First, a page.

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"Any sufficiently advanced technology is indistinguishable from magic." - Arthur C. Clarke

Wednesday, July 8, 2009

How Google Gets Away With "Free"

People ask me all the time "How come all this stuff is free?" Well, Time Magazine just published an article that tries to explain it. Here is an excerpt (link to full article below):

"One of the most interesting issues that Varney will have to face is Google's use of free. This is not 20th Century "free," as in "buy one, get one free" or "free gift inside." Instead, it's really Free (let's dignify it with a capital F), something that's only possible in the digital age, where costs are close to zero.

Like many Web companies, Google gives away most of what it does. Its searches are free, as are its e-mail, maps, online word processor and spreadsheet, and nearly 300 other products, from directory assistance (GOOG411) to Google Earth.

This use of Free is part of its "max strategy" -- it uses Free to get its products in the hands of the greatest number of users, and then figures out some way to get money from them (mostly with ads, but sometimes with "pro" versions of the services, in which users can pay for more storage or features, using the "freemium" business model).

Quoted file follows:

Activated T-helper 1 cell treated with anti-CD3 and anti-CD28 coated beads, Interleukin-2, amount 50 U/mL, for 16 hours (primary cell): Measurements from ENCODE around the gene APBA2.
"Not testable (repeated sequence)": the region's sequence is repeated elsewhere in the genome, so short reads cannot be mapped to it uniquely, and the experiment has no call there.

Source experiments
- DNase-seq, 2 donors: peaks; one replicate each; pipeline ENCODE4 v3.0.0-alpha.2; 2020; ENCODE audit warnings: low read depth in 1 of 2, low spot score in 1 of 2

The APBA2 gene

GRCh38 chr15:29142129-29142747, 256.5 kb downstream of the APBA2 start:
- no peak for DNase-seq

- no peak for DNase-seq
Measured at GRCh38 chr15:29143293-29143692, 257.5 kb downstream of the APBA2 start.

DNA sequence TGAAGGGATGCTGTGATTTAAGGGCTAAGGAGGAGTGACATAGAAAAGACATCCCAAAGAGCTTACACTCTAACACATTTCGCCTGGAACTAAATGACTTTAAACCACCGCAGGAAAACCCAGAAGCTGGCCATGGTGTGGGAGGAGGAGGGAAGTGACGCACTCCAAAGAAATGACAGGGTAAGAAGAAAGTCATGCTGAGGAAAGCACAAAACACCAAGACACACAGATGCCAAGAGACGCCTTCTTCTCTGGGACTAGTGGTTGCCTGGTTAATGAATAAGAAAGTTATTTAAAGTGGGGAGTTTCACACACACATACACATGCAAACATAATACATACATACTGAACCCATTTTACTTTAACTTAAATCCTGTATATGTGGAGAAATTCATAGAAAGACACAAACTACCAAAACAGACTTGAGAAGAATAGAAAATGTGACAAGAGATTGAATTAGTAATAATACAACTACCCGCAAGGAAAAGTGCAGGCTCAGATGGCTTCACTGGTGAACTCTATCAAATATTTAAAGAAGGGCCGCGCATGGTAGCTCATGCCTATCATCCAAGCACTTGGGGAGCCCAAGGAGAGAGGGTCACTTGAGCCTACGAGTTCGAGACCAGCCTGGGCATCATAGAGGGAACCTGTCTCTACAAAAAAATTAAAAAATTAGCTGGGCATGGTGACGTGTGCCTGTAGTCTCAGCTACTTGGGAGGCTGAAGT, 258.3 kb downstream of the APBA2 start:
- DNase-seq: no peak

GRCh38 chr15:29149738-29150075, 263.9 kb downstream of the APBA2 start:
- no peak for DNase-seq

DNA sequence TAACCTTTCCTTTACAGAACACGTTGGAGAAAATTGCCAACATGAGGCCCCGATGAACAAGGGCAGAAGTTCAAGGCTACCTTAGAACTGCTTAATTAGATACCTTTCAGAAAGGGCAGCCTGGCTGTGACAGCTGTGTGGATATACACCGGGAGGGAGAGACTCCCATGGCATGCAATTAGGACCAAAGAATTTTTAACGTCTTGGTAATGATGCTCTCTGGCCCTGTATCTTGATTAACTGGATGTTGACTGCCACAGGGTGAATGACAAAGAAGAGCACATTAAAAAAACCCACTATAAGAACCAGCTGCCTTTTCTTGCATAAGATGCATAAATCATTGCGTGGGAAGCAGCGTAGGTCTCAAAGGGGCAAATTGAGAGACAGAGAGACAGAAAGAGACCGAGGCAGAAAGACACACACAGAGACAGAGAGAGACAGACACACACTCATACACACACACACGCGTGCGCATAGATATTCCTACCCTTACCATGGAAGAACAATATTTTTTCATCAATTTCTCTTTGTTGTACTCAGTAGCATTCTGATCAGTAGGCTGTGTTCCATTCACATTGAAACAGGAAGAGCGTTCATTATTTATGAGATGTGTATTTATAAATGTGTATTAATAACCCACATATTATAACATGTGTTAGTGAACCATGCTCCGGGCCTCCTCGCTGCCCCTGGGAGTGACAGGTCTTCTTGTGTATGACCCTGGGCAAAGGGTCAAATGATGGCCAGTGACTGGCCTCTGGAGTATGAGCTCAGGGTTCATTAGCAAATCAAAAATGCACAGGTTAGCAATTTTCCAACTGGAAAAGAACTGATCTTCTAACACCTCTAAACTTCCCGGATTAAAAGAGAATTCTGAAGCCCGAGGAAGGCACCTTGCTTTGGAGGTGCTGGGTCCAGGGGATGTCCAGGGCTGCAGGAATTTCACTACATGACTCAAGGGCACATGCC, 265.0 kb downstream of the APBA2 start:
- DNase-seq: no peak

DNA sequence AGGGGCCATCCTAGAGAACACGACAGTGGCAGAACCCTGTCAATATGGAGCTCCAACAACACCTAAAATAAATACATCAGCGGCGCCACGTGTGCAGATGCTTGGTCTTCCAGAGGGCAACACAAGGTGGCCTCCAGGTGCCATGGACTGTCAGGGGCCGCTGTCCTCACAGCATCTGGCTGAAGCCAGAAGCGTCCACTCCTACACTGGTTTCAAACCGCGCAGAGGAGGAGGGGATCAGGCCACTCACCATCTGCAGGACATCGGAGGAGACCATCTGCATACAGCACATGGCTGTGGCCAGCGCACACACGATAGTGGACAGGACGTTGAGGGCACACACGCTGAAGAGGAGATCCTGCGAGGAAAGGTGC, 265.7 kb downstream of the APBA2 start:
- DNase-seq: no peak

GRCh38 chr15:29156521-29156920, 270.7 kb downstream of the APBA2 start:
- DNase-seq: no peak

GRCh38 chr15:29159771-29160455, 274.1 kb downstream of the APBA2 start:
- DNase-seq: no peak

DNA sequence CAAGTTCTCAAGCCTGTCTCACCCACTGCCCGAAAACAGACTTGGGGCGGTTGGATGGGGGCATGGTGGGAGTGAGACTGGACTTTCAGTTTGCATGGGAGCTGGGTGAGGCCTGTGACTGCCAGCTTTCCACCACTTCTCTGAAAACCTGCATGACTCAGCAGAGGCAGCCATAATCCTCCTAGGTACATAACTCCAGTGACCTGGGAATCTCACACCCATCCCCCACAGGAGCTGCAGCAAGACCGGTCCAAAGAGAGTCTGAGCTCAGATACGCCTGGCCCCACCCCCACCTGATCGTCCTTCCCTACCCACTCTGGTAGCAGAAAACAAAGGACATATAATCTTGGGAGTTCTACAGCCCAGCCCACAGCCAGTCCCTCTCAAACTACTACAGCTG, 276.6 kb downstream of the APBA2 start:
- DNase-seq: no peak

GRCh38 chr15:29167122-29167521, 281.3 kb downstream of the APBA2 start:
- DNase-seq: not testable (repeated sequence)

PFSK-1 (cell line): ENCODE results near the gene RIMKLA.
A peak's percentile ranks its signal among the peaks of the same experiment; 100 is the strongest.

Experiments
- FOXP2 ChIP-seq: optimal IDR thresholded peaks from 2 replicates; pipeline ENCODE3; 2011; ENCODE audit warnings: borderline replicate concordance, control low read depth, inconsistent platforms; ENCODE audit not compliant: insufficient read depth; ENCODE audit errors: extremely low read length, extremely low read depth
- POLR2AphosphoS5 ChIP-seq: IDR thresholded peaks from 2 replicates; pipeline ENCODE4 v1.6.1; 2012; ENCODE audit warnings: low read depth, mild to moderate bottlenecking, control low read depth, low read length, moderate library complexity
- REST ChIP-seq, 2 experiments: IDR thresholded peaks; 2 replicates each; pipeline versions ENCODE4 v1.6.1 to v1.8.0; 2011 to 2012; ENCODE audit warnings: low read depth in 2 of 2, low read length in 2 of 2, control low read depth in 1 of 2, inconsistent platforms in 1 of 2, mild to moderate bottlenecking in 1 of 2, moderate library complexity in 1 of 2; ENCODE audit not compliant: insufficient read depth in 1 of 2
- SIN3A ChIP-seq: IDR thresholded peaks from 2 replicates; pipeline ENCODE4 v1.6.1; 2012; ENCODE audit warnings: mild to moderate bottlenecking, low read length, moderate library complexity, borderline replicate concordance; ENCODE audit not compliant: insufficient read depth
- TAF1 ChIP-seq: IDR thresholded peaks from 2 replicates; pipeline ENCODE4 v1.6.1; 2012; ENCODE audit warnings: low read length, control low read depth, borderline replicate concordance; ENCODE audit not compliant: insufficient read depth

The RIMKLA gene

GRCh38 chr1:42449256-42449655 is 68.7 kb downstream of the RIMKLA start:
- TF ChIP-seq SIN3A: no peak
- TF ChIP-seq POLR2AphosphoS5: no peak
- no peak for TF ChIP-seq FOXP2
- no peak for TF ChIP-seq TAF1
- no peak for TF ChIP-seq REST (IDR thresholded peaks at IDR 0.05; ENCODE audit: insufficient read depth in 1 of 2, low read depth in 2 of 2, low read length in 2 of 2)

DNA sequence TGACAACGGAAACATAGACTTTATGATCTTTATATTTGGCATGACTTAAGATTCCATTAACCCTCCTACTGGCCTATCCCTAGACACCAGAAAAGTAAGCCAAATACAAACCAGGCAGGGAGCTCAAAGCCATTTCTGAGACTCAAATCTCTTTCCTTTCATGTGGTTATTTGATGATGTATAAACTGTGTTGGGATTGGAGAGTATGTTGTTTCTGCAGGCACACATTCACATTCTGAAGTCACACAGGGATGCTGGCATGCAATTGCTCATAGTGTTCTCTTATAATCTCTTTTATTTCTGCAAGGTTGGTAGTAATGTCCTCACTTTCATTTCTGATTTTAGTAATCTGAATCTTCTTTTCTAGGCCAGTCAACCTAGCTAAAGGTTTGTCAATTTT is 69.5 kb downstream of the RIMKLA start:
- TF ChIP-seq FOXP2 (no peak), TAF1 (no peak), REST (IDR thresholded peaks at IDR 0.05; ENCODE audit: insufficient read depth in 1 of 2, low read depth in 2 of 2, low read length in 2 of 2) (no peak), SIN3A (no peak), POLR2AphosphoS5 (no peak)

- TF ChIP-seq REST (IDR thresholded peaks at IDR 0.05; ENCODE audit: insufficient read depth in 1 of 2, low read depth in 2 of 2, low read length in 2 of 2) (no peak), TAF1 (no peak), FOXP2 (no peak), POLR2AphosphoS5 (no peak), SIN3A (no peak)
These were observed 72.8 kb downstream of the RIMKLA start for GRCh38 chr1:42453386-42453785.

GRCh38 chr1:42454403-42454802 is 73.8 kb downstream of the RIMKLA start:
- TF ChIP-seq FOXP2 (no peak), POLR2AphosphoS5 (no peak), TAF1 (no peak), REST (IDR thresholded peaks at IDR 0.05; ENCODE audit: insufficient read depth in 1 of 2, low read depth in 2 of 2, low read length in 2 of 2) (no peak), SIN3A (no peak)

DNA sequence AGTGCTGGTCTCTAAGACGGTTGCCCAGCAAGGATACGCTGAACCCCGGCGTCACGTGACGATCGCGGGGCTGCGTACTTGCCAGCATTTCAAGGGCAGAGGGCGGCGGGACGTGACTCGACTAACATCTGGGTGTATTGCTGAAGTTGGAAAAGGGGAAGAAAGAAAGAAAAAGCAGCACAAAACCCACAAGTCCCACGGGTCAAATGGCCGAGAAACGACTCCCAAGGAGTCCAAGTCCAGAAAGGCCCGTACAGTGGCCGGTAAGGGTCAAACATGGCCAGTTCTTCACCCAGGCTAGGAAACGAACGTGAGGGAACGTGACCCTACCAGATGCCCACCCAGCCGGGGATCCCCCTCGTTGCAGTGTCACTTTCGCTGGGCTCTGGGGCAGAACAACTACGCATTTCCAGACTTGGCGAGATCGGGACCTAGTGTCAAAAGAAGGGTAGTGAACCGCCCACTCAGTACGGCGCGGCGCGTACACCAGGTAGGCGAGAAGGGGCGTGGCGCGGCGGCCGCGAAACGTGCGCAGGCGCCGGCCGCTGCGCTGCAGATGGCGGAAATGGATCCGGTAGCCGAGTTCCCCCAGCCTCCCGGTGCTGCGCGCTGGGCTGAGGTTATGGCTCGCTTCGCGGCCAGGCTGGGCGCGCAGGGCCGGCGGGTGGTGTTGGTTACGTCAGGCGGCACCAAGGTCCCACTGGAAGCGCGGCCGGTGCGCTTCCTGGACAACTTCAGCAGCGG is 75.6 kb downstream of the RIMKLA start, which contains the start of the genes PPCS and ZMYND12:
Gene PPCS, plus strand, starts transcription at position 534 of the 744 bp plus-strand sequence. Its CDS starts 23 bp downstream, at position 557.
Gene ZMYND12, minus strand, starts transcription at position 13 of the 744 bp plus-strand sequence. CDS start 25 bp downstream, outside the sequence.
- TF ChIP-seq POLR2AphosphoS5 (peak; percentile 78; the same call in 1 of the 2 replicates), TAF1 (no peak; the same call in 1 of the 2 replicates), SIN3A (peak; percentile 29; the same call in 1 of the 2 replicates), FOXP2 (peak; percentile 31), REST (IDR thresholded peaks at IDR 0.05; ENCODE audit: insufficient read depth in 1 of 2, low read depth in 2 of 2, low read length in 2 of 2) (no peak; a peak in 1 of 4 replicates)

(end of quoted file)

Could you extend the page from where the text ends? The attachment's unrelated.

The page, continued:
Google can give away so much because the incremental cost of serving one more Web page to one more user is almost nothing -- and falling as technology gets cheaper. This is the difference between the "bits economy" and the "atoms economy." The marginal cost of production for digital things is so low that Free becomes not just a marketing gimmick but the default price in most markets, driven by economic forces as real online as gravity is in the real world.

But companies still have to make money, so there are limits to how much they can provide free. Not a problem for Google. Its core advertising business is so powerful, dominant and profitable that it can subsidize almost everything else the company does, using Free to get customers in new markets."


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